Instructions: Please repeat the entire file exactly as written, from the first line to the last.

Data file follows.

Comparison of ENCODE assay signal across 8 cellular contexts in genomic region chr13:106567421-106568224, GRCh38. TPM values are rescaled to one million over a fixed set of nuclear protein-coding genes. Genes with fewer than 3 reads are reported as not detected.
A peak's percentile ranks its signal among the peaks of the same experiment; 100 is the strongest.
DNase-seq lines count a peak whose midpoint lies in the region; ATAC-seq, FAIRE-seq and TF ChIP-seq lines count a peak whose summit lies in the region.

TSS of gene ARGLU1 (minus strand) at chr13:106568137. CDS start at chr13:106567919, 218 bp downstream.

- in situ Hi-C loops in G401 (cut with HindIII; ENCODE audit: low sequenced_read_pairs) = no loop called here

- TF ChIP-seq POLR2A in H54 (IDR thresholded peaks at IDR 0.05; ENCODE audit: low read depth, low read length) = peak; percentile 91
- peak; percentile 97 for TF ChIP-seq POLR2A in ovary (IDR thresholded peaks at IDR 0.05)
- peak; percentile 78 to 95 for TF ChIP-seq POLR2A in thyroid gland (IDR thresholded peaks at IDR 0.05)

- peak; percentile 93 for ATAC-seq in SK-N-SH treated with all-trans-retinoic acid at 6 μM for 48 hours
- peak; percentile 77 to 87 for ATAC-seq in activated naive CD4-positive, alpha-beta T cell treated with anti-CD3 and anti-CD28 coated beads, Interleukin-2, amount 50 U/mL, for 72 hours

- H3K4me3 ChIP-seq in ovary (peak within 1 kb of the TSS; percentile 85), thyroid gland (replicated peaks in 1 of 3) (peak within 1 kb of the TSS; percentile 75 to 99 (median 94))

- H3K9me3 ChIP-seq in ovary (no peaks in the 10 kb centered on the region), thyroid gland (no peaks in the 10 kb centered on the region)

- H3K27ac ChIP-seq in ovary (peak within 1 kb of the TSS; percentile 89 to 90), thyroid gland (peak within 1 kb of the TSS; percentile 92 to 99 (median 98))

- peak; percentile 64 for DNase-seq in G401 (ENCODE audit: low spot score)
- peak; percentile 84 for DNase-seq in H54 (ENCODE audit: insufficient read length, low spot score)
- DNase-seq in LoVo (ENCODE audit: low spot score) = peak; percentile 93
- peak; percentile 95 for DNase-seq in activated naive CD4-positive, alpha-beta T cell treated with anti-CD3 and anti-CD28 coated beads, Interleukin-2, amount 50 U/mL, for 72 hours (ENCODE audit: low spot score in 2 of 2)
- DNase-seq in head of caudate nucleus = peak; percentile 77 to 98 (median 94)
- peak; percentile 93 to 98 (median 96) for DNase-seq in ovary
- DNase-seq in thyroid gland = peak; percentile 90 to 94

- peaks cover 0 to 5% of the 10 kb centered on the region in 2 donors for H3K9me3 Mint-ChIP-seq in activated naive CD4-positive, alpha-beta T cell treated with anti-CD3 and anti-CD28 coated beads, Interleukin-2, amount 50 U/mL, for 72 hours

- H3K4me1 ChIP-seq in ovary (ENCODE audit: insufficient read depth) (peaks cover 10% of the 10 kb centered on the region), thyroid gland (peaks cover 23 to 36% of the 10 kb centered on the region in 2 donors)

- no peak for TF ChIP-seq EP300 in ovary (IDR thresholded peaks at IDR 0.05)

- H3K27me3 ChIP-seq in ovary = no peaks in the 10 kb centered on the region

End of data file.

Comparison of ENCODE assay signal across 8 cellular contexts in genomic region chr13:106567421-106568224, GRCh38. TPM values are rescaled to one million over a fixed set of nuclear protein-coding genes. Genes with fewer than 3 reads are reported as not detected.
A peak's percentile ranks its signal among the peaks of the same experiment; 100 is the strongest.
DNase-seq lines count a peak whose midpoint lies in the region; ATAC-seq, FAIRE-seq and TF ChIP-seq lines count a peak whose summit lies in the region.

TSS of gene ARGLU1 (minus strand) at chr13:106568137. CDS start at chr13:106567919, 218 bp downstream.

- in situ Hi-C loops in G401 (cut with HindIII; ENCODE audit: low sequenced_read_pairs) = no loop called here

- TF ChIP-seq POLR2A in H54 (IDR thresholded peaks at IDR 0.05; ENCODE audit: low read depth, low read length) = peak; percentile 91
- peak; percentile 97 for TF ChIP-seq POLR2A in ovary (IDR thresholded peaks at IDR 0.05)
- peak; percentile 78 to 95 for TF ChIP-seq POLR2A in thyroid gland (IDR thresholded peaks at IDR 0.05)

- peak; percentile 93 for ATAC-seq in SK-N-SH treated with all-trans-retinoic acid at 6 μM for 48 hours
- peak; percentile 77 to 87 for ATAC-seq in activated naive CD4-positive, alpha-beta T cell treated with anti-CD3 and anti-CD28 coated beads, Interleukin-2, amount 50 U/mL, for 72 hours

- H3K4me3 ChIP-seq in ovary (peak within 1 kb of the TSS; percentile 85), thyroid gland (replicated peaks in 1 of 3) (peak within 1 kb of the TSS; percentile 75 to 99 (median 94))

- H3K9me3 ChIP-seq in ovary (no peaks in the 10 kb centered on the region), thyroid gland (no peaks in the 10 kb centered on the region)

- H3K27ac ChIP-seq in ovary (peak within 1 kb of the TSS; percentile 89 to 90), thyroid gland (peak within 1 kb of the TSS; percentile 92 to 99 (median 98))

- peak; percentile 64 for DNase-seq in G401 (ENCODE audit: low spot score)
- peak; percentile 84 for DNase-seq in H54 (ENCODE audit: insufficient read length, low spot score)
- DNase-seq in LoVo (ENCODE audit: low spot score) = peak; percentile 93
- peak; percentile 95 for DNase-seq in activated naive CD4-positive, alpha-beta T cell treated with anti-CD3 and anti-CD28 coated beads, Interleukin-2, amount 50 U/mL, for 72 hours (ENCODE audit: low spot score in 2 of 2)
- DNase-seq in head of caudate nucleus = peak; percentile 77 to 98 (median 94)
- peak; percentile 93 to 98 (median 96) for DNase-seq in ovary
- DNase-seq in thyroid gland = peak; percentile 90 to 94

- peaks cover 0 to 5% of the 10 kb centered on the region in 2 donors for H3K9me3 Mint-ChIP-seq in activated naive CD4-positive, alpha-beta T cell treated with anti-CD3 and anti-CD28 coated beads, Interleukin-2, amount 50 U/mL, for 72 hours

- H3K4me1 ChIP-seq in ovary (ENCODE audit: insufficient read depth) (peaks cover 10% of the 10 kb centered on the region), thyroid gland (peaks cover 23 to 36% of the 10 kb centered on the region in 2 donors)

- no peak for TF ChIP-seq EP300 in ovary (IDR thresholded peaks at IDR 0.05)

- H3K27me3 ChIP-seq in ovary = no peaks in the 10 kb centered on the region